Sometimes one finds the unique and wonderful in the least expected places. Such is the case with the Delhi sand dunes. Picture yourself driving west on Interstate 10 from Los Angeles. Remember the flag on the remains of a mountain to the south as you drive through Rialto and Colton? That pile of granite is the remains of Slover Mountain, which has been mined for limestone by California Portland Cement for over 100 years. Just to the south, past the rail yard and the giant trucks hauling Slover Mountain away bit by bit, and surrounded by junkyards and tank farms, is the largest remaining expanse of the only inland sand dune system in the Los Angeles basin, the Delhi sand dunes.
The dunes were created as the Santa Ana winds blew down over the Cajon pass and picked up the sand in Lytle Creek and other smaller tributaries and deposited it over approximately 35,000 acres. The dunes extended from the creeks to the Santa Ana River and Jurupa Hills to the south and extended across the Ontario plain into Loma Linda.
An appreciation of the dunes is an acquired taste. One has to block out the distractions that surround the approximately 250 acre fragment, ignore the landfill and water treatment plant operating to the south, ignore the house-sized dump trucks of limestone, and ignore the junkyard. Then, one starts to notice the Western Meadowlarks singing and the extravagant flowering of the spring annuals. One sees the Burrowing Owls near their nest not twenty yards from the thundering trucks. The place really is alive. If you are so lucky as to accompany a mammalogist, the nighttime reveals a diverse and thriving small mammal population. Harvest mice and wood mice abound, but also the Los Angeles pocket mouse, a tiny buff-colored creature who fits easily in the palm of your hand, cheeks stuffed with the oatmeal from the live trap. The coastal race of the pocket mouse is already listed as endangered and the Los Angeles pocket mouse is equally imperiled.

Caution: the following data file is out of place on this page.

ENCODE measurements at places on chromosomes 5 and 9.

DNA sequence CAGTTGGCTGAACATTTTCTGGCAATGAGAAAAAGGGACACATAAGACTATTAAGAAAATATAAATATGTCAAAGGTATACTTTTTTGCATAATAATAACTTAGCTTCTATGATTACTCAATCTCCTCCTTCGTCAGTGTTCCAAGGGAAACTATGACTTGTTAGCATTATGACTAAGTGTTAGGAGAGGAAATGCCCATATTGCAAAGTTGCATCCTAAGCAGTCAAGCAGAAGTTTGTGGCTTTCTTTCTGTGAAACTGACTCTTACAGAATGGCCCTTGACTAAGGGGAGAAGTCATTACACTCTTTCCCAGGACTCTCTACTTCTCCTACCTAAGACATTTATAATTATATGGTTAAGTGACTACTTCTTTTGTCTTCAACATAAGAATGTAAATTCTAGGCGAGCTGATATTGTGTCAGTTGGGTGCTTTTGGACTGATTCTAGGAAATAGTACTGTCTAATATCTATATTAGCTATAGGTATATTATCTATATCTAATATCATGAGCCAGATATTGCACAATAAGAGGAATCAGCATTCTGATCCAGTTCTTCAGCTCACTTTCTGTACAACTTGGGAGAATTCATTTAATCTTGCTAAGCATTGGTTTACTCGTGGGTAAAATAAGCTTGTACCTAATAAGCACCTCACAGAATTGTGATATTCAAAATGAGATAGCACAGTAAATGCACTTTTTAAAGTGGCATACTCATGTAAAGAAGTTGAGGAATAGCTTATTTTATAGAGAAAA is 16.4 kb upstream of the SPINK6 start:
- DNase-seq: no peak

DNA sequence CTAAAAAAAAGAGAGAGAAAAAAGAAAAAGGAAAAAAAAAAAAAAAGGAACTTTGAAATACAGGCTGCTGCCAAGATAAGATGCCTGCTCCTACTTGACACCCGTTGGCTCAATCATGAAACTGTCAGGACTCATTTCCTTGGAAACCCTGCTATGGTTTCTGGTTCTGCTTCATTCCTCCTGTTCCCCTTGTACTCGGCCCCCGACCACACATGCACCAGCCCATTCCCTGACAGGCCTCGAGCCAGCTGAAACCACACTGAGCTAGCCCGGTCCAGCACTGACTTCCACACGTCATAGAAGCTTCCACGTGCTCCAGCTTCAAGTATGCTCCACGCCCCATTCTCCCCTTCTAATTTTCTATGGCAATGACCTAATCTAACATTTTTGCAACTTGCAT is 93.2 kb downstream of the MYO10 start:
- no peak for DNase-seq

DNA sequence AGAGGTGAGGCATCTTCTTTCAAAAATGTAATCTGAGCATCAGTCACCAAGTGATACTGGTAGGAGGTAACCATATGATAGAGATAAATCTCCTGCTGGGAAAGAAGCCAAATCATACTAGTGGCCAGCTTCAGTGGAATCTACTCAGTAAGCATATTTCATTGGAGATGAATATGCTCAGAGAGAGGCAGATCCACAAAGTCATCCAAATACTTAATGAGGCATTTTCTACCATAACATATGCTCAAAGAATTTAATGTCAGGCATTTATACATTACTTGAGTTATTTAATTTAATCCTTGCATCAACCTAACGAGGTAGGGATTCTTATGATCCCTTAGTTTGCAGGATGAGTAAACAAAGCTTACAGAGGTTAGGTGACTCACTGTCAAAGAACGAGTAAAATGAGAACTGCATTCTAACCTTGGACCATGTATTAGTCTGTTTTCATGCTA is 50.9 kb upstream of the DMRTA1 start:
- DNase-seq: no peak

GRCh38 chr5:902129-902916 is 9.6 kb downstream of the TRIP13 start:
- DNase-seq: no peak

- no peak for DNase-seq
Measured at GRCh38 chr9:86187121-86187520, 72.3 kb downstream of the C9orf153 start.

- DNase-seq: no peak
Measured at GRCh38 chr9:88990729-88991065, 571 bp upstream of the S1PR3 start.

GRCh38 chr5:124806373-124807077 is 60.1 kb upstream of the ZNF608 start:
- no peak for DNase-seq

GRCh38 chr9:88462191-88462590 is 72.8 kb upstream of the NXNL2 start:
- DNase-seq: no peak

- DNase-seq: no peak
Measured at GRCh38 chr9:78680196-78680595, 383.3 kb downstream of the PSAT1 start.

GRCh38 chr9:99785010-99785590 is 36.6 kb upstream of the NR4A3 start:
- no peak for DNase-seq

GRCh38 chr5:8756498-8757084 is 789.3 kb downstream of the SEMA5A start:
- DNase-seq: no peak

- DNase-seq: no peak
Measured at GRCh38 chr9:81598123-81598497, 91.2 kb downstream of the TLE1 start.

The vegetation is sparse and open sand blow-outs are common. After the winter rains the annual wildflowers carpet the dunes with the yellow and blue of goldfields, primrose, phacelias and woolly-stars. Later, the shrubby wild buckwheat blooms and comes alive with butterflies, including the flashy Bernardino blue and an undescribed subspecies of Mormon metalmark. An occasional grizzled old Cholla or Ceanothus or buckthorn are the larger shrubs scattered across the more pristine areas. As the summer progresses the spring annuals die out but the straight stalks and yellow flowers of telegraph weed shoot up to add color. Pringle's monardella, a wildflower once restricted to the dunes, has gone extinct.